How the Kaypro Changed My Life

Thank you Andrew Kay.

September 7, 2014

In 1983, I was a an academically struggling high school freshman. My Dad, a professor, brought home a Kaypro computer.  

It weighed 24 pounds, had a 9 inch internal green screen monitor, and two disc drives.  

Most importantly, the Kaypro had a copy of Wordstar.

There was something about this beast of a machine that I clicked with. It was hefty and solid, made of metal and able to be safely shuttled between my Dad’s and my Mom’s house across town.  

The screen was big and clear enough that I could see my thoughts unroll as I typed. The keyboard was solid and responsive. I think that maybe the state of the art in word processing peaked at Wordstar.

I often think of this Kaypro luggable computer when I ponder the course of my own academic career.

Until my Dad got me this computer I was a pretty marginal student. One of those kids with lots of ideas but with a limited ability to express them.  

Since 4th grade I had been required to leave my peers during the day to attend special tutoring sessions with an educational specialist.  

Much of these sessions consisted of me trying to learn how to handwrite legibly. They gave me special pens with special grips. They had me do hours of penmanship exercises. At one point they even tried calligraphy. Nothing worked. I still can’t read my own handwriting.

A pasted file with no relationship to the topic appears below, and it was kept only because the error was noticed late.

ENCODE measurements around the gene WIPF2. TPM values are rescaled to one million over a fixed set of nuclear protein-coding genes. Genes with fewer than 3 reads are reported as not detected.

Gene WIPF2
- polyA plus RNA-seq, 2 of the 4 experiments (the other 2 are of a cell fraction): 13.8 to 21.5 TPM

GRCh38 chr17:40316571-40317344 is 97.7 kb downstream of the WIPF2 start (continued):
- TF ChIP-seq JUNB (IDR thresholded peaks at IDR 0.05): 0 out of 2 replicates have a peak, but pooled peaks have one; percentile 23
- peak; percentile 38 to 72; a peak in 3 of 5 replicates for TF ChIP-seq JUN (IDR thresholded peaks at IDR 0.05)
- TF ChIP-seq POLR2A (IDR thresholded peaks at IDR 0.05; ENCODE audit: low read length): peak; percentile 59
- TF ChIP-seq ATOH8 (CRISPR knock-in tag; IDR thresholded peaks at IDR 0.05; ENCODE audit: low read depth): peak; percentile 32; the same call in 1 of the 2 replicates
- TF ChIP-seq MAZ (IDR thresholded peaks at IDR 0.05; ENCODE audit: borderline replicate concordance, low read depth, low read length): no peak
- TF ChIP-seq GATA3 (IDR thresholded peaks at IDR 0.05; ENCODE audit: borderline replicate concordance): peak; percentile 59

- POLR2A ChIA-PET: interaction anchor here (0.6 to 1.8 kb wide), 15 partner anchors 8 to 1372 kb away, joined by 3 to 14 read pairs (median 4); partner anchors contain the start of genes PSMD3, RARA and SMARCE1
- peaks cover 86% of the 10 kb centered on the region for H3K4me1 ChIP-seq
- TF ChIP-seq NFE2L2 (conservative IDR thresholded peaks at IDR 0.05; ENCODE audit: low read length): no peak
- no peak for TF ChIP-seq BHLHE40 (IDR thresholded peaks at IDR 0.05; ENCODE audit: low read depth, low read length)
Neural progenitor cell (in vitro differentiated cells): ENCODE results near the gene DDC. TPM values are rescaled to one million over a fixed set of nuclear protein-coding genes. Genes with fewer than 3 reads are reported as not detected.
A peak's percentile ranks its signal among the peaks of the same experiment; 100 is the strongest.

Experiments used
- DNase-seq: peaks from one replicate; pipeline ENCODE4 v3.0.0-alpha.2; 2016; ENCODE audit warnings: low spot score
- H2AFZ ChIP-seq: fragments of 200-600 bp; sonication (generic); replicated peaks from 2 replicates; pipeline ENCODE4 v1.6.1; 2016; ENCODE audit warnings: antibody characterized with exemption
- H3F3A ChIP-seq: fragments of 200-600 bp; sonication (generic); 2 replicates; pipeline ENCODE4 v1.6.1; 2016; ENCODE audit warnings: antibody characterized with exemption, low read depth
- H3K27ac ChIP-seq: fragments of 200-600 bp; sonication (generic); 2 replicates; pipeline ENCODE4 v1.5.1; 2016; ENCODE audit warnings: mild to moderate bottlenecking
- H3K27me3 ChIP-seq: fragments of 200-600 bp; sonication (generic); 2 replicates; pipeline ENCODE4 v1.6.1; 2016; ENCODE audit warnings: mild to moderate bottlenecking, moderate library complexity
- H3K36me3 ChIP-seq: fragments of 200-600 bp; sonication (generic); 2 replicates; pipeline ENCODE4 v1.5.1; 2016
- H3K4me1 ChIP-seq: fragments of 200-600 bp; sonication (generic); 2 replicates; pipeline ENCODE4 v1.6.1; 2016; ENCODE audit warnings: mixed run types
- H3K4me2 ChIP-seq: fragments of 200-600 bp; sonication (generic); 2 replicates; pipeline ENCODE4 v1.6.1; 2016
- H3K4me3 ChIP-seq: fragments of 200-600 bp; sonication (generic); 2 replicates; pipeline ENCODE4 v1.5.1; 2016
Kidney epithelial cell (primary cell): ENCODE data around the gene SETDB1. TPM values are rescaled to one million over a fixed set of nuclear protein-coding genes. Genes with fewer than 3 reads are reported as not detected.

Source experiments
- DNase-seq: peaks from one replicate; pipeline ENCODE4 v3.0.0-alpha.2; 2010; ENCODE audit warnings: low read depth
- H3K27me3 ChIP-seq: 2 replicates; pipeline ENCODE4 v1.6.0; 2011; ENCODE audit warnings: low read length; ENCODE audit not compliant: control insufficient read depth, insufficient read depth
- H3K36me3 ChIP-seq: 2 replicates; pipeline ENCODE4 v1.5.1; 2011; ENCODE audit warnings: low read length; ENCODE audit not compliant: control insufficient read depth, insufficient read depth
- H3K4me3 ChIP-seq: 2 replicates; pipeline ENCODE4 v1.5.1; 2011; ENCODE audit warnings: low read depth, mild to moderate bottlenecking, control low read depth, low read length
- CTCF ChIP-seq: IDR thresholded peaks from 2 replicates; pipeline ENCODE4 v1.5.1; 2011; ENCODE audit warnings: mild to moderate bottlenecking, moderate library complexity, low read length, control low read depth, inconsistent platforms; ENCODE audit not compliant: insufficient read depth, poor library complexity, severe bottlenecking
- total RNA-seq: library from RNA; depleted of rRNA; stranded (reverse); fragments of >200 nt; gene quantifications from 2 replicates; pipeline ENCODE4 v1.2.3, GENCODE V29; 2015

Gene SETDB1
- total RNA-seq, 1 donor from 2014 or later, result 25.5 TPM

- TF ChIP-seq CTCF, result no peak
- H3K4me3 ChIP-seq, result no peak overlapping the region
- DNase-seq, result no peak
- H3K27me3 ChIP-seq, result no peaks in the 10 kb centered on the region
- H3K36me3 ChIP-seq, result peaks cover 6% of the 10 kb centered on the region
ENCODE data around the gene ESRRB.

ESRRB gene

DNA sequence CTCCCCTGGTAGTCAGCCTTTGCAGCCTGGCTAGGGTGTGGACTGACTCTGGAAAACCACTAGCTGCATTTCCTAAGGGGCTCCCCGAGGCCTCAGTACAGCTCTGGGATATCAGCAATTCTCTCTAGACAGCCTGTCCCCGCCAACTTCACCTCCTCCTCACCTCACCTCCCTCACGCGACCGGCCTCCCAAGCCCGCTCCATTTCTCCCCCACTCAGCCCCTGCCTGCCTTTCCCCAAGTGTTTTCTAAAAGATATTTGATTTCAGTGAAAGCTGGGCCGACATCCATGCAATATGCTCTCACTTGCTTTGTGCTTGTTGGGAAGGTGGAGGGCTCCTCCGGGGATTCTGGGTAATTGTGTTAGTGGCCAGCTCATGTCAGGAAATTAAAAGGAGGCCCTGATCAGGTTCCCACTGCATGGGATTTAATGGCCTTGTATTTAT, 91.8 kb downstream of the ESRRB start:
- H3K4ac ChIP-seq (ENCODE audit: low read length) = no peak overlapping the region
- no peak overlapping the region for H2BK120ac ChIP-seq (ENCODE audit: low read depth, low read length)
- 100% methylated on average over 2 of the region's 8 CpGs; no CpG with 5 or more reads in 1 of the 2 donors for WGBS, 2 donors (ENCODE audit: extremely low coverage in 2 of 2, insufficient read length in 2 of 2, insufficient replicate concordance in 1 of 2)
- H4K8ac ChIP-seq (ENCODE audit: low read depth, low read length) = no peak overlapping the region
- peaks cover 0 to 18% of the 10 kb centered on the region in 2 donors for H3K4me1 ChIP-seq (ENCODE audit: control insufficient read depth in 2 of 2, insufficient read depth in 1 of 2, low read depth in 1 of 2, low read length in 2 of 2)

The computer, or what I could do with it, enabled the first piece of evidence that I might actually be smart at some things.  

My writing, while never polished (and seldom grammatically correct), was at least of interest to some of my teachers.  

There was something tactile and connected about the experience of writing with a Kaypro.

I’ve heard people say similar things about typewriters.  

The Kaypro was the first technology that allowed me to find some talent that I previously didn’t know I possessed.  

The first technology that, in enabling me to write, helped me to learn.

Andrew Kay, the inventor of the Kaypro, died on August 28th. He was 95.

I’m sure that Mr. Kay heard from many Kaypro enthusiasts about how wonderful his machine was. How important his 24 pound luggable Kaypro was on the road to the 3 pound ultrabook.

If I had met Mr. Kay I would have told him that his computer helped me to understand that I was smart, and that I could be good at school.   

That his Kaypro computer is one of the reasons that I work today in learning technology.  

I would have said thank you.

Did you ever own a Kaypro?

What technologies have most influenced you in your life as a learner?


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